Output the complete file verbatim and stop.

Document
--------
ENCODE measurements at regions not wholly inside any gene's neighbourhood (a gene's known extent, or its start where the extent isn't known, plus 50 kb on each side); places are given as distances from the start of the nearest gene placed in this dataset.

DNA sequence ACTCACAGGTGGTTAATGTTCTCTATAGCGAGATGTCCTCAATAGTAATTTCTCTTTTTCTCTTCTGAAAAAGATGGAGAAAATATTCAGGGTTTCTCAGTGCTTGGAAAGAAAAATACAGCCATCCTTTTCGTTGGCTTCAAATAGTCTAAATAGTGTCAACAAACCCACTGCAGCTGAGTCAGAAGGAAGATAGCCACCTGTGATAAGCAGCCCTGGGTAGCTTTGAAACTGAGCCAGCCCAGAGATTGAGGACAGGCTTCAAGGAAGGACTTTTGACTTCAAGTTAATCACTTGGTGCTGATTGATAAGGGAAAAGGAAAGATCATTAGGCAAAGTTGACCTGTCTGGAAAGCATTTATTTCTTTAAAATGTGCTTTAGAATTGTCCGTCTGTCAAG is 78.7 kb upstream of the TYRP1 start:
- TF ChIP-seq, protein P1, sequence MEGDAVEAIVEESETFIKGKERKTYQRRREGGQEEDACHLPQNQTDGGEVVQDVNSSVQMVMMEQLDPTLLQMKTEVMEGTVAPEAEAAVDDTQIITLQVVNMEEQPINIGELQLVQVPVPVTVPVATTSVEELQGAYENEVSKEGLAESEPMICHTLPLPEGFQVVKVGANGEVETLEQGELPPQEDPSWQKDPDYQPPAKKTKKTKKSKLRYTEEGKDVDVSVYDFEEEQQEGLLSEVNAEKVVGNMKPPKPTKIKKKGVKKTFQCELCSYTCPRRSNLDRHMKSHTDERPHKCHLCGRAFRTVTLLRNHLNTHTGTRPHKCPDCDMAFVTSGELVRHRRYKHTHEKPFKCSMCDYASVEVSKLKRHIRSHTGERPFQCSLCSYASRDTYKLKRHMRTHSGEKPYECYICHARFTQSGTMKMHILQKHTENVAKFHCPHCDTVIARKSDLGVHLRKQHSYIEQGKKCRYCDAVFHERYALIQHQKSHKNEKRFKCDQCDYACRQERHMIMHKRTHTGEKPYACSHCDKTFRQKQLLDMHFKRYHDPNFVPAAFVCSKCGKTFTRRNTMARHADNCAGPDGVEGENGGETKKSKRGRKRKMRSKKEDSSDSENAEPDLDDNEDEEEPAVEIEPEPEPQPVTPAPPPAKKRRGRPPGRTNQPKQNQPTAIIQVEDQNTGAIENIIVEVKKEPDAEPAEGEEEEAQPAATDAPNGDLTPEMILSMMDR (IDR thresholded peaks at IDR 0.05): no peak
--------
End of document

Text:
ENCODE measurements at regions not wholly inside any gene's neighbourhood (a gene's known extent, or its start where the extent isn't known, plus 50 kb on each side); places are given as distances from the start of the nearest gene placed in this dataset.

DNA sequence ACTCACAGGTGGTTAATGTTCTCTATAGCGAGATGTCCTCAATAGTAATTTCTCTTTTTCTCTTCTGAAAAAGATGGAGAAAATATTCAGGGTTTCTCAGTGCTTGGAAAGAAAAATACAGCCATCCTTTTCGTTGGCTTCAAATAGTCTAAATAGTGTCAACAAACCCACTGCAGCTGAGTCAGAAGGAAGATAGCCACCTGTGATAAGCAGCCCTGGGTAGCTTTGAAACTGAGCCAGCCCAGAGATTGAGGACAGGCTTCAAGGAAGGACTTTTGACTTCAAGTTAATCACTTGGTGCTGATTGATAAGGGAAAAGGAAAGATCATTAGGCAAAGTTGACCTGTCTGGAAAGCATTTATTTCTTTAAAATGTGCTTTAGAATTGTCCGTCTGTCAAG is 78.7 kb upstream of the TYRP1 start:
- TF ChIP-seq, protein P1, sequence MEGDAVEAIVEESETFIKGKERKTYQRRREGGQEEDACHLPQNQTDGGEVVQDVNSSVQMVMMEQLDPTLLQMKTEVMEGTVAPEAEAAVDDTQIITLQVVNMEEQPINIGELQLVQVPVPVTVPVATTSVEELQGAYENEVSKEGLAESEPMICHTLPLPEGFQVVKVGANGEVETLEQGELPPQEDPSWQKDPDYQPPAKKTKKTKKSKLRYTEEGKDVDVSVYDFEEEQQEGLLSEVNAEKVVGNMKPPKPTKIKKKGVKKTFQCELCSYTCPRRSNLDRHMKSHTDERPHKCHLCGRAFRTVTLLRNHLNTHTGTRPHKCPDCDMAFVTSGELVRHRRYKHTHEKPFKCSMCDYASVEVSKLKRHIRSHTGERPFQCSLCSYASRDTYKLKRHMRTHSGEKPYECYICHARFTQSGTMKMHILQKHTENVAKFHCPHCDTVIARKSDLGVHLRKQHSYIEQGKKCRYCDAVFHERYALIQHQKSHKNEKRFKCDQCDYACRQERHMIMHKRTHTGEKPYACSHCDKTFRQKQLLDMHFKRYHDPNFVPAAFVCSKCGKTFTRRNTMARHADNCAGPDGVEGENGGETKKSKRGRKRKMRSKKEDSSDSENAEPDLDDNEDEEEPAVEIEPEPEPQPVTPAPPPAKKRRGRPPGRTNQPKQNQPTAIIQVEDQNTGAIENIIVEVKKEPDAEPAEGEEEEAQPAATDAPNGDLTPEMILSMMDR (IDR thresholded peaks at IDR 0.05): no peak